What is the standard of competence that directors must meet in carrying out their duties?
Serving as a corporate director in a corporation governed by the Canada Business Corporations Act (“CBCA”) imposes various duties on an individual. Such duties include a duty to manage, a fiduciary duty, and an obligation to disclose conflicts of interest.
Among these duties, section 122(1)(b) of the CBCA also imposes a duty of care on directors that reads as follows:
122 (1) Every director and officer of a corporation in exercising their powers and discharging their duties shall
(b) exercise the care, diligence and skill that a reasonably prudent person would exercise in comparable circumstances.
This duty to be reasonably prudent cannot, in itself, ground a claim against a director. Rather, this standard informs the courts’ view of what behavior should be considered acceptable in the context of a claim brought under another provision – most often an oppression claim based on s. 241 of the CBCA, but occasionally in tort claims brought by third parties such as corporate creditors.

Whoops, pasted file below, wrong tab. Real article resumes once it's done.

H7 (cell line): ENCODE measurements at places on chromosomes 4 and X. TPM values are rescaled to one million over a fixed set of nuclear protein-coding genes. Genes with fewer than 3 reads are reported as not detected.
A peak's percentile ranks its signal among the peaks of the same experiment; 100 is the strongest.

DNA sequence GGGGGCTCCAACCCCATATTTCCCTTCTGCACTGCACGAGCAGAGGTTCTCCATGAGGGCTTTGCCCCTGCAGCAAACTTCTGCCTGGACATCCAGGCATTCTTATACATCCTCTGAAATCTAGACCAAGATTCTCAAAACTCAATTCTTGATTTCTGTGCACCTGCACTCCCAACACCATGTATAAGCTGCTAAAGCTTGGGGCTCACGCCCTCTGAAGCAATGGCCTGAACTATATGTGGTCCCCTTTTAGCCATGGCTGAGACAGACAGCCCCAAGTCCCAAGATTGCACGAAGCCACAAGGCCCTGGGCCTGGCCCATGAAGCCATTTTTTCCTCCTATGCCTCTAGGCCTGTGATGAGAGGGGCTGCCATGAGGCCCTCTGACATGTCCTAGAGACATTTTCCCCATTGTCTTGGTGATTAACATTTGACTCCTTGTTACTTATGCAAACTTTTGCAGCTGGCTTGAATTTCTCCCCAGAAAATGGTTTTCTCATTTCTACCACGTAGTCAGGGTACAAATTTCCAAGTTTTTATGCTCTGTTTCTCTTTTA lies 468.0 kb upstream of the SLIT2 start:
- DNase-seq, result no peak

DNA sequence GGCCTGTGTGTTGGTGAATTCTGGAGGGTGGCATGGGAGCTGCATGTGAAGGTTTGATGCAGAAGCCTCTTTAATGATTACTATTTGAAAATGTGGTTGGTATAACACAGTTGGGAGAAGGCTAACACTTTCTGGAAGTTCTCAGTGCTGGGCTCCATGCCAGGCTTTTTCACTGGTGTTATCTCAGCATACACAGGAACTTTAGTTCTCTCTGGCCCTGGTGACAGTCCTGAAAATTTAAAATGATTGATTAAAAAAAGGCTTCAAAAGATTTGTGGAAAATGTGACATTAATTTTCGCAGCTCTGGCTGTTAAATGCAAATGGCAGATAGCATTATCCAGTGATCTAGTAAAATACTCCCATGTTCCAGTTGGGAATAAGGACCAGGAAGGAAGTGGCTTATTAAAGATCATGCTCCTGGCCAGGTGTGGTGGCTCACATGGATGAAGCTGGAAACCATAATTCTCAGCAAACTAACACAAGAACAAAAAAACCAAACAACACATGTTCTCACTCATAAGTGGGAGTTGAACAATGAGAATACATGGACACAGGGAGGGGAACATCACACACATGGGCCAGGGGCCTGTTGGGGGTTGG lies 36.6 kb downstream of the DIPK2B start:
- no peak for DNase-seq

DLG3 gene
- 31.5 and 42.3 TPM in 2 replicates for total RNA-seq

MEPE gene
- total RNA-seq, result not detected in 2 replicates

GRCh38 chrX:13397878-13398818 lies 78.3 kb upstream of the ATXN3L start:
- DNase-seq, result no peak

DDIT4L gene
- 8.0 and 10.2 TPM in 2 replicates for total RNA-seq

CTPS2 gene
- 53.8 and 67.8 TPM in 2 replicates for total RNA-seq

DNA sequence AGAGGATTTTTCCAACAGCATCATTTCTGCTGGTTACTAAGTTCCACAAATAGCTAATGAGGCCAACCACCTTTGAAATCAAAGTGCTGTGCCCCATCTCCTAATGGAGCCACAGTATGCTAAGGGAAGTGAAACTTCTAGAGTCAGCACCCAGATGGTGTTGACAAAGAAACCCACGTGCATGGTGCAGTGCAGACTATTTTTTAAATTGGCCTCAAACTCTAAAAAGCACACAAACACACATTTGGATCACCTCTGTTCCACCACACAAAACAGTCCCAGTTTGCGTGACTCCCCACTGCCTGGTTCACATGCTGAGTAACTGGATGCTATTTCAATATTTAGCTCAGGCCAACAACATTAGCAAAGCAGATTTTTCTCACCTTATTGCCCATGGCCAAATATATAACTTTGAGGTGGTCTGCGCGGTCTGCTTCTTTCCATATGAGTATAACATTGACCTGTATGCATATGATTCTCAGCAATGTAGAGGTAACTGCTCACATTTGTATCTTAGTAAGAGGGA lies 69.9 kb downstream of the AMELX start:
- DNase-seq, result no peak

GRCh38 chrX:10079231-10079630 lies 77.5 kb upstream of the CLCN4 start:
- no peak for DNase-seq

Courts want to see that directors seek out the information necessary to make a decision, carefully consider that information, and generally take the time to examine an issue thoroughly. When directors have done this, then courts will be very reluctant to find fault with the resulting decision. The fact that a given decision may have turned out badly for a corporation is not determinative of any breach of duty on the part of the directors. Canadian courts apply the “business judgment rule” as a general approach. According to this rule deference should be given to corporate decision-makers, in recognition of the risk and competition inherent in any competitive business environment.
The Supreme Court of Canada addressed the balance between deference and holding directors accountable for breaching their duty of care as follows:
In determining whether directors have acted in a manner that breached the duty of care, it is worth repeating that perfection is not demanded. Courts are ill-suited and should be reluctant to second-guess the application of business expertise to the considerations that are involved in corporate decision making, but they are capable, on the facts of any case, of determining whether an appropriate degree of prudence and diligence was brought to bear in reaching what is claimed to be a reasonable business decision at the time it was made.
Corporate directors in Canada should be aware of the “reasonably prudent” duty of care they owe in making decisions on behalf of the corporation. Similarly, anyone seeking to advance a claim against a director personally should first consider whether the director’s conduct could be considered sufficiently unreasonable and imprudent to give rise to liability. As long as a director can demonstrate that they took care in reaching their decision, the courts will be deferential – even if the results for the corporation or other stakeholders were negative.